A Better Way
It's never too soon to start thinking about your product packaging. It's likely you have taken early steps to arrange for containers, such as bottles, as part of your production schedule. If you know the type of container you are using, its size, and where it’s coming from, you can begin to plan for your labels.
If your organization includes a graphic designer with packaging and label design experience, market research is still key. Understanding the state of the marketplace, packaging trends, and competitive product's packaging appearance will go a long way towards giving your labeled products a competitive edge in the marketplace.
The goal of most packaging is to simultaneously fit within the category, and perhaps paradoxically stand out and be unique at the same time. To represent the price point of your product, catch the eye of busy and distracted shoppers, and be truly memorable. The colors need to be consistent across the entire print run, and indeed multiple print runs. Your packaging needs to work hard to sell your products. Your labels need to effectively represent your brand, and they need to perform well in the various environmental conditions they may be exposed to, like warm or cool temperatures, moisture, and rubbing and abrasion that can occur during shipping and storage – you don't want them peeling, tearing, scuffing, or falling off. The design needs to be professional, attractive, appropriate, and unique.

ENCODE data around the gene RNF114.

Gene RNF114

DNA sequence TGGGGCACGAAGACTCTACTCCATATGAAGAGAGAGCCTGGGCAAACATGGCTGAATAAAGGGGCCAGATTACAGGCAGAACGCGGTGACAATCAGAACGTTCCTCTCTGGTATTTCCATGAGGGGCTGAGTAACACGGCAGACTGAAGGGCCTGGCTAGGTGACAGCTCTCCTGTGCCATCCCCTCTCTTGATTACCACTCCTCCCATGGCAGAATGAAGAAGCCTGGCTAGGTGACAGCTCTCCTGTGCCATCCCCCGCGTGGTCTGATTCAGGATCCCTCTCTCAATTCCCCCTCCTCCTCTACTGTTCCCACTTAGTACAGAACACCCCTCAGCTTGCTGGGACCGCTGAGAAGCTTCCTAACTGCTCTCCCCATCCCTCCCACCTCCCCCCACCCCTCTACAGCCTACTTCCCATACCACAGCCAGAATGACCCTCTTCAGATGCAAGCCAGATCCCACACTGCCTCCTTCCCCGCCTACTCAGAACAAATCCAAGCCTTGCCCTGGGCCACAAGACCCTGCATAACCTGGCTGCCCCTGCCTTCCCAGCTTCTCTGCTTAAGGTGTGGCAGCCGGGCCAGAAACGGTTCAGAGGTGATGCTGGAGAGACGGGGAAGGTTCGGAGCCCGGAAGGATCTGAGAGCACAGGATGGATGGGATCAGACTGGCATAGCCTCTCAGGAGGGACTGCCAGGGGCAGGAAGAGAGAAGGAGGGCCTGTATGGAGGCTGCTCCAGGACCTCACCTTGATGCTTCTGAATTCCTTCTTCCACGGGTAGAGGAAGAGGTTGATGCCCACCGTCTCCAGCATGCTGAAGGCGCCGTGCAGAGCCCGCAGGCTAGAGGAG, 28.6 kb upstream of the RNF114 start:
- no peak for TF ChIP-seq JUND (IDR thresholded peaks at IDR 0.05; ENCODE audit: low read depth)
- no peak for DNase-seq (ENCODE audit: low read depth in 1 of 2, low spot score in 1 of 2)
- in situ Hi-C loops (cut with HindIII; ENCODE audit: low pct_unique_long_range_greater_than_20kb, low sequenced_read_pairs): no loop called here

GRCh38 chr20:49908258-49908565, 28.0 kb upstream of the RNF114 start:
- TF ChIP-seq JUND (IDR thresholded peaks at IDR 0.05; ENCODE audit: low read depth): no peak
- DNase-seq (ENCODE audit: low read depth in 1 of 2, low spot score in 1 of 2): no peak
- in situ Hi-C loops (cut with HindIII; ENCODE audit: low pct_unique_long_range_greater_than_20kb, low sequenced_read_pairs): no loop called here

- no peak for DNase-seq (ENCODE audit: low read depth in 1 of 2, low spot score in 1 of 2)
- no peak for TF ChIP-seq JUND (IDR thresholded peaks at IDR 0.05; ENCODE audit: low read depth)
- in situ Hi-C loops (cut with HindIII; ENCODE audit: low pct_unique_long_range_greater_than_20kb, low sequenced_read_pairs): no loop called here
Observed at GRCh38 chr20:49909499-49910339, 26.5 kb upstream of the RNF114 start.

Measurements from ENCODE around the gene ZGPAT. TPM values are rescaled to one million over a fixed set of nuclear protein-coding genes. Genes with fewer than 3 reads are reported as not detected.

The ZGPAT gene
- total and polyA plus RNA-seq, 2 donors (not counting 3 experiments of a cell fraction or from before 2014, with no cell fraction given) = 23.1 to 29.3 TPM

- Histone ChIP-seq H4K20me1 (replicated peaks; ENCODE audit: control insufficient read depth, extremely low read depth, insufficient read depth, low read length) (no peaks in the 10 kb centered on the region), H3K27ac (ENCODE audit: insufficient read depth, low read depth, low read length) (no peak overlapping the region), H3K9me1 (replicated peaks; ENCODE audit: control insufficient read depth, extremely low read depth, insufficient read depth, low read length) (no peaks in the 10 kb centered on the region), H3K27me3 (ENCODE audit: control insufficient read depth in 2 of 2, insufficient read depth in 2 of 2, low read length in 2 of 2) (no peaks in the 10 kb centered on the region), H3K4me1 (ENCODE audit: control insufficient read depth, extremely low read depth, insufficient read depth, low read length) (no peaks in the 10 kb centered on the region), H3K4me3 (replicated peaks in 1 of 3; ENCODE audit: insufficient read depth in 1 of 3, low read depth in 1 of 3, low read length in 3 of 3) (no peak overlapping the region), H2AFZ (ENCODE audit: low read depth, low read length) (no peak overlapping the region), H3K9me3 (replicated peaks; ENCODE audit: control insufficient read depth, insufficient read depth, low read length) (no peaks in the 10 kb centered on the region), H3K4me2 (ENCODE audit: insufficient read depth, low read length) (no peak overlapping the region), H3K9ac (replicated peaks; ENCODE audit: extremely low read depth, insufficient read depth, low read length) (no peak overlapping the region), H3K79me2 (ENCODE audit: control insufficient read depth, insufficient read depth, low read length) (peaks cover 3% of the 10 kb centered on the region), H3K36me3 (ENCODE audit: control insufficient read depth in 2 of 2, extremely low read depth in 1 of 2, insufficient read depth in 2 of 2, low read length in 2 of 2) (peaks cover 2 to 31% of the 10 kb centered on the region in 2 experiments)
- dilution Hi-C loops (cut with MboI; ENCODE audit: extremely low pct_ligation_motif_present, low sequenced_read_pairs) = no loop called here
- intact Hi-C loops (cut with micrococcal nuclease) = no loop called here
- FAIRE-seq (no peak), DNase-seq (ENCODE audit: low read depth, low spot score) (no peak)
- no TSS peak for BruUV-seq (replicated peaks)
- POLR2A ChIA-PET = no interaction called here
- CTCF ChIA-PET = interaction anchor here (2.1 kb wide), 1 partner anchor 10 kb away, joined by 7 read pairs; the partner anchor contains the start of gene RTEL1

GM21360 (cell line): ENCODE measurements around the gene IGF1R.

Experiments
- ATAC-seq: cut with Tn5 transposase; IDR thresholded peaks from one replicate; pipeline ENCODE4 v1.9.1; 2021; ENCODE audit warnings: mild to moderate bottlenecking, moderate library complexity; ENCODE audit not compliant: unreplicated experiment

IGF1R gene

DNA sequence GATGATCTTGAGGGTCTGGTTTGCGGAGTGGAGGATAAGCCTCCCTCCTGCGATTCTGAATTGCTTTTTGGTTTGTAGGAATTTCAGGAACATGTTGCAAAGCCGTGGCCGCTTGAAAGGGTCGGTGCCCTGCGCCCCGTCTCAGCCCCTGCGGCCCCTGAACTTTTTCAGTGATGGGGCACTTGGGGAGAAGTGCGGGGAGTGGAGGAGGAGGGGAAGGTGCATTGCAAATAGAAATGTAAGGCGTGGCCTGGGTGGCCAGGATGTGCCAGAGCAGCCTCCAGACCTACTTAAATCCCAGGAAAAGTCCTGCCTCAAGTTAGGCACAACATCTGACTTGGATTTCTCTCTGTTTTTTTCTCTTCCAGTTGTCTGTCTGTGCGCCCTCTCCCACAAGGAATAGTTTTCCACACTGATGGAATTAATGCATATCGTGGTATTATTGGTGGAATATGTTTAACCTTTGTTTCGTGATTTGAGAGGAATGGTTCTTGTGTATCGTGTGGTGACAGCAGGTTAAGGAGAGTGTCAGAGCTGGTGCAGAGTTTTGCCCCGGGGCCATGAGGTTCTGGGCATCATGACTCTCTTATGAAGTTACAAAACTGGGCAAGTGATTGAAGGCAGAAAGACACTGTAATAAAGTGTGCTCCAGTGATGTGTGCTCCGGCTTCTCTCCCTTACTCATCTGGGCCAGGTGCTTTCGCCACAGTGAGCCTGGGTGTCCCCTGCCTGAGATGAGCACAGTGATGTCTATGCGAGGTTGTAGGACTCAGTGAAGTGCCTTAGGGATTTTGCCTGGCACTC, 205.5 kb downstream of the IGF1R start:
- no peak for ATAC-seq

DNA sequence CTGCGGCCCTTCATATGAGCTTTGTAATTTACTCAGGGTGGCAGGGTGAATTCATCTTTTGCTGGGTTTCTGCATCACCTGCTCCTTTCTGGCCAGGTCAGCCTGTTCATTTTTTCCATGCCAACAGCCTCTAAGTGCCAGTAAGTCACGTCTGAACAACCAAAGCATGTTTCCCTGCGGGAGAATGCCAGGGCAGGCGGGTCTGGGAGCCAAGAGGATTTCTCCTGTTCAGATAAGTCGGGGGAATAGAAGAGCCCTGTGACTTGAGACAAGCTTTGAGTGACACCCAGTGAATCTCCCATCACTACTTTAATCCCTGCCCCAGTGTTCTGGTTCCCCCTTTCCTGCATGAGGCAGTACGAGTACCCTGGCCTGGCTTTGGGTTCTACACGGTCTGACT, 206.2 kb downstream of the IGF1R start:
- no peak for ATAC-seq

In addition to everything mentioned above, your labels should support and strengthen your brand message, in harmony with all of your marketing and advertising efforts.
In other words, your label packaging needs to do a great many important things, things that are essential to your brand image and company profits. Label design should never be an afterthought, or a last minute consideration, rushed through with little or no planning in order to meet a production deadline. Label design and label printing need to be prioritized milestones in your production schedule, and planned for well ahead of any deadlines. Market research and design reviews should precede printing.
For these reasons and many more industry-specific reasons unique to your products, Advanced Labels always recommends hiring the most experienced and capable packaging designers available to you. Your labels are an investment, one that can truly make or break a product offering. Of course, no one can precisely predict how consumers will respond to your products. There's an element of risk in putting your products out there and competing for sales. But as Louis Pasteur said, “Chance favors only the prepared mind."
There is great comfort in knowing you've planned and prepared your product launch thoroughly, so you can confidently ask everyone you meet:
"Don't my labels look good?"